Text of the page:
Information class labels should convey the protection goals being addressed. Classification labels like Critical and Sensitive have different meanings to different people, so it is important that high-level class descriptions and associated protection measures are meaningful and well-defined to the individuals who will be classifying the information as well as those who will be protecting it.3. Map protections to set information classification levels.
Security controls such as differing levels and methods of authentication, air-gapped networks, firewalls/ ACLs, and encryption are some of the protections involved in this mapping.4. Classify and protect information.
All information that has been identified in step 1 should now be classified as dictated in step 2, and protected as in step 3.5. Repeat as a necessary part of a yearly audit.
Data footprints are ever expanding. New software is installed or upgraded with add-ons and now data has grown or changed in scope. A yearly audit of the current data footprint in the enterprise will be required to ensure data continues to be protected as documented.
How many different applications have access to your more sensitive data? Over what ports or protocols or accounts do they access it? What does that traffic normally look like during an average day? What are all of the egress points on the network? Without the answers to these questions it makes it difficult to ensure you know where your data is supposed to reside or be transferred or access to/from. There are three types of data that should be mapped.
- Data at Rest: Data in databases, on file servers, or in custom applications not only should be identified as previously stated, but also encrypted and in a secure physical location.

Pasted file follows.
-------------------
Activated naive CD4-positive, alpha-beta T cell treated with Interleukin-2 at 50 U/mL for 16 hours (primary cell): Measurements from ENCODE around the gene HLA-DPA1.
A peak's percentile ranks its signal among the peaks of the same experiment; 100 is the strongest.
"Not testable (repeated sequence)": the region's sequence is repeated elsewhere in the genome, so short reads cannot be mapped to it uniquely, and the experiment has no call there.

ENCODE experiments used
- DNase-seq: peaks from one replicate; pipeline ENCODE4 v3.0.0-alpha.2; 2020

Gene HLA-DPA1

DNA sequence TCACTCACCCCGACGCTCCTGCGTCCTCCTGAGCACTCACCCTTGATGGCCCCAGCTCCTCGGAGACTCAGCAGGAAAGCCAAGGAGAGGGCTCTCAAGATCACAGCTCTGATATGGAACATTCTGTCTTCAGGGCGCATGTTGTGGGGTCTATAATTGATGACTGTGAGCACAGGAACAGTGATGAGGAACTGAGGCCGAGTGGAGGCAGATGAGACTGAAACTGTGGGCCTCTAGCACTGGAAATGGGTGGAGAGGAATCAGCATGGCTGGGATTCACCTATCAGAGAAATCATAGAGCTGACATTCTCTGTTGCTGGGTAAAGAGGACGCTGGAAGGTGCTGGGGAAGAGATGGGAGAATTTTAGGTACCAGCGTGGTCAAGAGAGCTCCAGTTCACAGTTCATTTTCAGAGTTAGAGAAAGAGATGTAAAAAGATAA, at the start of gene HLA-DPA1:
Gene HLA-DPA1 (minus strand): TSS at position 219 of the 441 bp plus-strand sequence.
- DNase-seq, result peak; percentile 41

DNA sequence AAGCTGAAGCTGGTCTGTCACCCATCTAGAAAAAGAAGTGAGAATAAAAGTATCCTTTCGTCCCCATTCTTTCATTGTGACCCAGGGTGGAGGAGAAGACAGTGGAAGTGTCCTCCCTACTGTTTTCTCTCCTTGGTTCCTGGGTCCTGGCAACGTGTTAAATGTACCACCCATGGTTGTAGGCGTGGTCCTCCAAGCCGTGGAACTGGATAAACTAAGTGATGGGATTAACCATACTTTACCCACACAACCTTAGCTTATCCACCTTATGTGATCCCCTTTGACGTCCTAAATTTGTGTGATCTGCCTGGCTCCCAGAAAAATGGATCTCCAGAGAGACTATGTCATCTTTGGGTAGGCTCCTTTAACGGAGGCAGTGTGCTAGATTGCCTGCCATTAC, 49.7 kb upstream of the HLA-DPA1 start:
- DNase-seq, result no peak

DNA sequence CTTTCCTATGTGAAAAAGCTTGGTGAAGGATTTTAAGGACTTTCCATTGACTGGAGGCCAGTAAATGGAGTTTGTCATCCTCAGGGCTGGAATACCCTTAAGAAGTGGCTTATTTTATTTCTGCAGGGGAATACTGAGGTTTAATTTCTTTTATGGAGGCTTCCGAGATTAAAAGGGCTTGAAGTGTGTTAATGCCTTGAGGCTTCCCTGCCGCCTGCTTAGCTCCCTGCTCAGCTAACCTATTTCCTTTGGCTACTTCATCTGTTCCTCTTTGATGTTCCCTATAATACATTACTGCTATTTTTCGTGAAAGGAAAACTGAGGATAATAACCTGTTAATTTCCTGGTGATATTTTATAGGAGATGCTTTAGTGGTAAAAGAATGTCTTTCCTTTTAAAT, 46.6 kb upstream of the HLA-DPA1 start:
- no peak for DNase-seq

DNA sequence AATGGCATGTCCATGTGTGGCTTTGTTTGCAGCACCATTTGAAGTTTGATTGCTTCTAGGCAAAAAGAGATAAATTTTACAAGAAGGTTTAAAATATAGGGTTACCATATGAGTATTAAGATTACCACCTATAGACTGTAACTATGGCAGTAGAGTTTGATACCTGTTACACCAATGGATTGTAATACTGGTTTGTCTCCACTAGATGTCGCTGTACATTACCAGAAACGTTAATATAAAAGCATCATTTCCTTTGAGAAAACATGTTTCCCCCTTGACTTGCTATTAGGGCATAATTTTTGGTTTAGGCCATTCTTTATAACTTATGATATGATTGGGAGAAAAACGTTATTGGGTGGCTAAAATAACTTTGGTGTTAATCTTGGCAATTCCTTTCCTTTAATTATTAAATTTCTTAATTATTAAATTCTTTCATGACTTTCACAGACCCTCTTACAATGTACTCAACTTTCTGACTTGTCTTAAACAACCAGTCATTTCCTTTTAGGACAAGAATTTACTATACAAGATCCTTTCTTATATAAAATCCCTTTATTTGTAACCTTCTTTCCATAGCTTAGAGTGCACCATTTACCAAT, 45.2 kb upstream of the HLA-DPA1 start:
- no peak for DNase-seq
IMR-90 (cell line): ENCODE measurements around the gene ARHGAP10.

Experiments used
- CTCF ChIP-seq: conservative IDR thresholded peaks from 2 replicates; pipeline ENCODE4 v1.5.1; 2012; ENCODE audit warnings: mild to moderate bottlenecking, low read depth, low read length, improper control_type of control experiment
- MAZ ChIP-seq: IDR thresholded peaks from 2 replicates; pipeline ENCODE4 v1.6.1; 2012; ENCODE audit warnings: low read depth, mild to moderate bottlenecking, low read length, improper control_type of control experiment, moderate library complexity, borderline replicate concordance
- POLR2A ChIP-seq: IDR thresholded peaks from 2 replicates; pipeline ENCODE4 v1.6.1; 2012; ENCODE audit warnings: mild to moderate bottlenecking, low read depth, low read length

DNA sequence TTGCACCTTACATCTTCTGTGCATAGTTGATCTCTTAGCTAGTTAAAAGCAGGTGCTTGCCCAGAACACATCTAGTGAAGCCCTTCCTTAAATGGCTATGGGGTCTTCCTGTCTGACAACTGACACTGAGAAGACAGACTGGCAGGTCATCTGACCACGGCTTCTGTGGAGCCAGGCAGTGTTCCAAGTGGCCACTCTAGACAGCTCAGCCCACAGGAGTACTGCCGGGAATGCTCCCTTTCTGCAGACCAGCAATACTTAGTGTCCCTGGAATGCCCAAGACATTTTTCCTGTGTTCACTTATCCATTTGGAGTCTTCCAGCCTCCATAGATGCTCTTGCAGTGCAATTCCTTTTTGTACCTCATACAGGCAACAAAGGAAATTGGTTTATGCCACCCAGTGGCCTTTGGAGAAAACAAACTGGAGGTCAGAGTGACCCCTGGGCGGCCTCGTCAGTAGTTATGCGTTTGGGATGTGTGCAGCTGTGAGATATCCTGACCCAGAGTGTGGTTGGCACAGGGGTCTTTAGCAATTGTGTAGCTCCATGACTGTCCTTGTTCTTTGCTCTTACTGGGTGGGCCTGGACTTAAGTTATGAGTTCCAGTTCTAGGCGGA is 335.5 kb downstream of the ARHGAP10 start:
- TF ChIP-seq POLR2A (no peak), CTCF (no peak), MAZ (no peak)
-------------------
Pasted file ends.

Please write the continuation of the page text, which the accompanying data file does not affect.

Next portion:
- Data in Motion: Common avenues of data access to pay attention to (and their ports) are FTP (21), SFTP(22), SMTP(25), HTTP/APIs(443/80/8080), SMB(445). Any network monitoring solution should be able to alert on sensitive data in transit. Knowing where the sensitive data is and how it is structured will go a long way in ensuring the correctly formatted rules are in place.
- Data in Use: Data that can be exfiltrated using things like CDs, USB drives, or with copy/paste to external websites from the user endpoints. A comprehensive DLP solution should have the ability to analyze data before it is transferred to removable media, and automatically encrypt sensitive information as it is stored on the removable media. It should also prevent data from being printed, faxed, or copied into memory to paste to another document
Top Threats and Risks
After there is a good handle on what, where, and how data moves, you can start to paint a picture of the different levels of threats and risks the organization is most likely to need protection against. Assessing threats and risks will be incredibly different for each and every organization. Each internal and external footprint is unique when combined with the individual infrastructure involved. Assessing these includes both a high-level overview as well as in-depth knowledge of assets. Without the knowledge of the threats and risks your organization faces, it is more difficult to custom fit technologies like DLP to provide a suitable defense.